ANDREA CAMPBELL, who leaned into her personal story of overcoming adversity and that of family members caught in the criminal justice system who did not, sailed to a decisive victory over labor attorney Shannon Liss-Riordan in the Democratic primary for attorney general.
Campbell, 40, who was raised by her grandparents and other family members in Roxbury, would be the first Black woman to hold statewide office if she prevails in the November election against Republican Jay McMahon.
Campbell won 51 percent of the vote to Liss-Riordan’s 34 percent in the race to succeed two-term AG Maura Healey, who gave up the seat to run for governor. Liss-Riordan, who earned millions of dollars in fees from class-action lawsuits on behalf of lower-wage workers, poured more than $9 million into the race, drawing criticism that she was trying to buy the election.
The attorney general’s race took center stage in the Democratic primary after the race for governor effectively ended in June, when Healey’s opponent, Sen. Sonia Chang-Diaz dropped out. Healey captured 85 percent of the vote to 15 percent for Chang-Diaz, who still appeared on the primary ballot. Healey will be heavily favored over Republican Geoff Diehl in November and, if successful, would become the first woman elected governor of Massachusetts and the first lesbian governor elected in the country.
In other contested statewide Democratic primary races, Salem Mayor Kim Driscoll won a three-way battle for the lieutenant governor nomination. State Sen. Diana DiZoglio beat Chris Dempsey in the race to succeed state Auditor Suzanne Bump, who did not seek reelection. Secretary of State Bill Galvin crushed primary challenger Tanisha Sullivan as he seeks an eighth four-term.
Campbell, who served three terms of the Boston city council before waging an unsuccessful campaign last year for mayor, started the attorney general’s race with a big polling lead and higher name recognition than Liss-Riordan and a third candidate, Quentin Palfrey, who dropped out a week ago and endorsed Campbell. She held on to win in the face of a massive spending barrage from Liss-Riordan, who unloaded $9.3 million of her own money into the race.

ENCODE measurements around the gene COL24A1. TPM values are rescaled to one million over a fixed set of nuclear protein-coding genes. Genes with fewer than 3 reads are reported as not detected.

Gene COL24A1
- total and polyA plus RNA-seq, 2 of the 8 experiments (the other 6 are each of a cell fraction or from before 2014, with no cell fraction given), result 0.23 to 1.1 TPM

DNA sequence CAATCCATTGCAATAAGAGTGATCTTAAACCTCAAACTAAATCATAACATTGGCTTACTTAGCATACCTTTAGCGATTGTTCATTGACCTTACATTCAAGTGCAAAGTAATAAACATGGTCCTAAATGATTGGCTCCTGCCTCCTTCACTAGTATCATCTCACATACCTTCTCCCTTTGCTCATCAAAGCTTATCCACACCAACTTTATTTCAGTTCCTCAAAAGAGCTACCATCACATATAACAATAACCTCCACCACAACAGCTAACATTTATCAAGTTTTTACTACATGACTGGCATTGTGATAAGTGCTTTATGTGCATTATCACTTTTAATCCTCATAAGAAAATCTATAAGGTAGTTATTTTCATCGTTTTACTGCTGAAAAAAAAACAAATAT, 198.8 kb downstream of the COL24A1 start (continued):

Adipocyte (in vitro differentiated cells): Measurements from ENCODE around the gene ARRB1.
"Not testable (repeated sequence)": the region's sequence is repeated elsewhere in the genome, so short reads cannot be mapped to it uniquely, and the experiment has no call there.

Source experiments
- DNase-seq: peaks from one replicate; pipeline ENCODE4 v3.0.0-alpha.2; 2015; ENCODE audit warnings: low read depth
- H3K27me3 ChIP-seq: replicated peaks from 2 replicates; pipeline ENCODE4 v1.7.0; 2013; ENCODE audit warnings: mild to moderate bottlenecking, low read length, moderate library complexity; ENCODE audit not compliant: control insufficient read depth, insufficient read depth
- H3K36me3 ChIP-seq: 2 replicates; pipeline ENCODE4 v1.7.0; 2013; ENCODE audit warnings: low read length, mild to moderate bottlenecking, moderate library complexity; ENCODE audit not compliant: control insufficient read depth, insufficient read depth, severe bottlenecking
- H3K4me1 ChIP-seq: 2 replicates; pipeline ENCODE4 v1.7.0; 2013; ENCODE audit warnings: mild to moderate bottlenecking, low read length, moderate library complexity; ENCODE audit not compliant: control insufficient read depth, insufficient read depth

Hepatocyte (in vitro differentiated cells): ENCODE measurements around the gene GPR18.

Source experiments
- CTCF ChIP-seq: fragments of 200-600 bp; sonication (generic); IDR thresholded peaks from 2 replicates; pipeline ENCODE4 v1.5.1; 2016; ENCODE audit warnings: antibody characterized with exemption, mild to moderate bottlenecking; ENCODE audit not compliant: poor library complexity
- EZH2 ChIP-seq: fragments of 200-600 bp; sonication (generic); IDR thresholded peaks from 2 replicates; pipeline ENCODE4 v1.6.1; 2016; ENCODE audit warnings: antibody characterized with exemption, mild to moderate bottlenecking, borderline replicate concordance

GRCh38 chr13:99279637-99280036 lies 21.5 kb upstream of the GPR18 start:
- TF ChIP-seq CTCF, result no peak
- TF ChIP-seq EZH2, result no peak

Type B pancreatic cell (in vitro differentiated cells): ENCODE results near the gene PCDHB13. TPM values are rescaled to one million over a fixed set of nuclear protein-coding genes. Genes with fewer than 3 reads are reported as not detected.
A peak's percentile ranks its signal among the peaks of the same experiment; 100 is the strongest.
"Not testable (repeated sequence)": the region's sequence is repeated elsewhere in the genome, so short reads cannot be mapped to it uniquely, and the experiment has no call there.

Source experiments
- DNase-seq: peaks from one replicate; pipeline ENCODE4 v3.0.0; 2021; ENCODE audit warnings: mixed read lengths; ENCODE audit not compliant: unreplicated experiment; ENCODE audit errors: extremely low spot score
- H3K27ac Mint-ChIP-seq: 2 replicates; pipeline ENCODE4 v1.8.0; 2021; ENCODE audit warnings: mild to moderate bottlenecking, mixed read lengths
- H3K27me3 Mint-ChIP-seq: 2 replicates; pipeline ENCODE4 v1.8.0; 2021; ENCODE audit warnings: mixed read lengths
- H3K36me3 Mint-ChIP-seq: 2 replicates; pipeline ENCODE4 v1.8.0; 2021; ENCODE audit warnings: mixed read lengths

Campbell sought to contrast her campaign, which she called “people powered and grass-roots,” with that of Liss-Riordan, who used her wealth to try to overcome her lack of name recognition. Campbell got support from two different super PACs, which together spent nearly $1 million promoting her candidacy.
Perhaps the biggest boost Campbell got was from Healey, who became her most prominent backer, staking lots of political capital on the heavily contested primary.
Campbell was also endorsed by Sen. Ed Markey and Rep. Ayanna Pressley.
Meanwhile, Liss-Riordan scored big endorsements from Sen. Elizabeth Warren and Boston Mayor Michelle Wu, turning the AG’s race into something of a proxy battle between some of the state’s leading progressive Democratic officials.
Campbell graduated from Boston Latin School and went on to Princeton and UCLA law school. She spoke often on the campaign trail about her twin brother Andre, who died at age 29 while a pretrial detainee in Department of Correction custody, and how his plight inspired her to public service and the fight for criminal justice reform and greater opportunities for those struggling at society’s margins.
Campbell and Liss-Riordan shared progressive views on many criminal justice issues and other issues facing the office, but they differed on others. While Liss-Riordan said she supported a move to allow communities to reinstate rent control and safe injection sites for IV drug users, Campbell took a more guarded view on those issues, saying she would not stand in the way of an effort to give communities those powers. Campbell has also long been a supporter of charter schools, which Liss-Riordan took aim at and charged with weakening district school systems.
In the Democratic race for lieutenant governor, Driscoll, who has served as mayor of Salem since 2006, rode a wave of support built on strong ties she has developed to local officials across the state. She was also the beneficiary of an unusual level of interest in the lieutenant governor’s race, with an outside super PAC spending $1.2 million to support her.
Driscoll outpaced her chief rival, state Sen. Eric Lesser of Longmeadow, who argued that his legislative background, federal experience in the Obama White House, and the geographic balance he would bring from Western Massachusetts made him a good running mate for Healey. Driscoll finished with 47 percent of the primary vote to Lesser’s 33 percent. State Rep. Tami Gouveia of Acton, who drew support from the party’s most progressive wing, finished third with 20 percent.
In the auditor’s race, DiZoglio, who touted her willingness to take on legislative leaders on Beacon Hill and who enjoyed heavy backing from labor unions, defeated Dempsey, a former state transportation official, 54-46. She will face Republican Anthony Amore in the general election.
In the secretary of state’s race, Galvin showed his political staying power, fending off a challenge from Sullivan, a corporate lawyer and president of the Boston NAACP, by an even bigger margin than his primary victory four years ago against then-Boston City Councilor Josh Zakim. Galvin was on track to receive 70 percent of the vote to 30 percent for Sullivan, who, like Zakim, ran at him from the left, charging that Galvin was too slow to embrace voting reforms and other changes. Galvin will face Republican Rayla Campbell in November.